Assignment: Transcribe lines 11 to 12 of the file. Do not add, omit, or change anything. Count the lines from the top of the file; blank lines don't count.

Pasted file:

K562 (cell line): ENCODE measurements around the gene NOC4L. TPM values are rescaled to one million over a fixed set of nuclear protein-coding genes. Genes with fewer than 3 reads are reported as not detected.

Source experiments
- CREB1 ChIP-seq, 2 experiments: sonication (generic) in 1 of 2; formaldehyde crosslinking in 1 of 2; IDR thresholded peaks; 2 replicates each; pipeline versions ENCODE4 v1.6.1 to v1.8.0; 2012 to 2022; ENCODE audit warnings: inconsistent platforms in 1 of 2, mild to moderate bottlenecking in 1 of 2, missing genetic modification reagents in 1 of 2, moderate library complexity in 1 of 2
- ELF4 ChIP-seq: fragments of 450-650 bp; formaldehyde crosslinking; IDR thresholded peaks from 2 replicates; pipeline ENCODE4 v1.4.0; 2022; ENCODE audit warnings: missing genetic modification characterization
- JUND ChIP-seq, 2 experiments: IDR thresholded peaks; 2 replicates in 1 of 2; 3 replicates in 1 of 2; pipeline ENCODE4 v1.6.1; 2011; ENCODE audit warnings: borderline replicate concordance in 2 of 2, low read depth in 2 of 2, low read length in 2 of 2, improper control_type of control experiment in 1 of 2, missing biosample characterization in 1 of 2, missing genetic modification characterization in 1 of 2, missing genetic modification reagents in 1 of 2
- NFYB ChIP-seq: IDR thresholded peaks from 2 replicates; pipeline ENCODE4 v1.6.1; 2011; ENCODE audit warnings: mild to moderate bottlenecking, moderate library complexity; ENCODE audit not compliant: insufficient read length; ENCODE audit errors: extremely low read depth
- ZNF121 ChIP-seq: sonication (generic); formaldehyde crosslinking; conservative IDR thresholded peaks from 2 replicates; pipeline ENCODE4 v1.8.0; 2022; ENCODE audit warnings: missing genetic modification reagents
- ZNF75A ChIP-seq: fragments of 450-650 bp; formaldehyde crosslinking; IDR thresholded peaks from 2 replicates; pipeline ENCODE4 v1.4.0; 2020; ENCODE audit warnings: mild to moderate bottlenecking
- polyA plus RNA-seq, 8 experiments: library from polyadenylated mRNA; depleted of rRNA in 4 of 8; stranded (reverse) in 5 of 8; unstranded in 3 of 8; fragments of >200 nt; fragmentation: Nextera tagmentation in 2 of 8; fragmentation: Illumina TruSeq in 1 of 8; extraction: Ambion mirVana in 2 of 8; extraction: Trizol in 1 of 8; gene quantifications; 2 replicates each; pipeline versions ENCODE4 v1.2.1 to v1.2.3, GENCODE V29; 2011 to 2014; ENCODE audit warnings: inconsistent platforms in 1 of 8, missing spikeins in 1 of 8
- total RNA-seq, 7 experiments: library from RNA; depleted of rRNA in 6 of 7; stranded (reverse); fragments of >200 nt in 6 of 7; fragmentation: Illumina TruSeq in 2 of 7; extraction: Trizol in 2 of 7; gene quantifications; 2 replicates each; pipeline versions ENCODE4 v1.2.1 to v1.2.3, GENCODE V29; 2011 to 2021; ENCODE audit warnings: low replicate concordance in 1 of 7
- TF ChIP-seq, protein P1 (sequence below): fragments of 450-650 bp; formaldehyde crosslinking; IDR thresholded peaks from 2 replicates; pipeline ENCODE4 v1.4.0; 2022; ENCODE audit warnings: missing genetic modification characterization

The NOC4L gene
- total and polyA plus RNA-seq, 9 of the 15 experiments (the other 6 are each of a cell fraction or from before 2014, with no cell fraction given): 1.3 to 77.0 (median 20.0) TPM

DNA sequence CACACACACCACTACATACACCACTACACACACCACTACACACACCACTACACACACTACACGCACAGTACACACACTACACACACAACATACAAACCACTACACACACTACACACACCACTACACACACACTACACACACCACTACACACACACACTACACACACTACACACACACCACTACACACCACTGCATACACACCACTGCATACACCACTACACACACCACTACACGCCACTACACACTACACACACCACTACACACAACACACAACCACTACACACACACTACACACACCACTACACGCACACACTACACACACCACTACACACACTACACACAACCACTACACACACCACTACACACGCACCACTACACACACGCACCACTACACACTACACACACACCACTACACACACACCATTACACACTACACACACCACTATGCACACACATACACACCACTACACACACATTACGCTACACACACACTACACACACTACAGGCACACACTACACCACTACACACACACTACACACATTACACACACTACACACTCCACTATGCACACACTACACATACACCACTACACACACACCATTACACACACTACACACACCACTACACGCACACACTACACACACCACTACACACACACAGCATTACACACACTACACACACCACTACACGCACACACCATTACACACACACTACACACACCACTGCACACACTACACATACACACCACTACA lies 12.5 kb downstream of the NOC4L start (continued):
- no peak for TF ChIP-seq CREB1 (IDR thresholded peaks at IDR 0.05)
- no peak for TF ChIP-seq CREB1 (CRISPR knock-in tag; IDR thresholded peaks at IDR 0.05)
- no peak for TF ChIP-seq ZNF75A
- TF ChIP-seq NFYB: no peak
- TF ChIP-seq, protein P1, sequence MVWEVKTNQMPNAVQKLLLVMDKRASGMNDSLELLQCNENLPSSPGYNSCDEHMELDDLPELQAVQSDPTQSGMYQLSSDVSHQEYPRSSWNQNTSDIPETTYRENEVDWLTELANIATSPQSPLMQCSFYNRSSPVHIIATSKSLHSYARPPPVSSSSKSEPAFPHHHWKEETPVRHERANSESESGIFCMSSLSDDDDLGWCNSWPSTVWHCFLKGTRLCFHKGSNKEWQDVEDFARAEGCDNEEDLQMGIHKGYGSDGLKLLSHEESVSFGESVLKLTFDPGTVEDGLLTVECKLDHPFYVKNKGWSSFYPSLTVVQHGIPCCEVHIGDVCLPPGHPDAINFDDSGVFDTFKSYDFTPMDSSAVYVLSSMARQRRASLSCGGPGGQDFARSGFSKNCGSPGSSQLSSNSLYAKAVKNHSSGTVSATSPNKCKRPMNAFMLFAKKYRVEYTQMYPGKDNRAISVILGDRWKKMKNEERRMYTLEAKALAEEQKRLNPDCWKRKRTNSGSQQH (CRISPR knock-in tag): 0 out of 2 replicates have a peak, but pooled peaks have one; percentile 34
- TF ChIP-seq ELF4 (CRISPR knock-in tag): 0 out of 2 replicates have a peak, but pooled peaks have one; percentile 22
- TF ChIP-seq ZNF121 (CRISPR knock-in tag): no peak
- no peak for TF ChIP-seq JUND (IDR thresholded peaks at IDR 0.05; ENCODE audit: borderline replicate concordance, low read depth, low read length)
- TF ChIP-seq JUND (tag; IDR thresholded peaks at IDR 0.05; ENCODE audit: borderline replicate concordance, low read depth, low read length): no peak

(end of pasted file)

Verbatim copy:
- TF ChIP-seq, protein P1 (sequence below): fragments of 450-650 bp; formaldehyde crosslinking; IDR thresholded peaks from 2 replicates; pipeline ENCODE4 v1.4.0; 2022; ENCODE audit warnings: missing genetic modification characterization

The NOC4L gene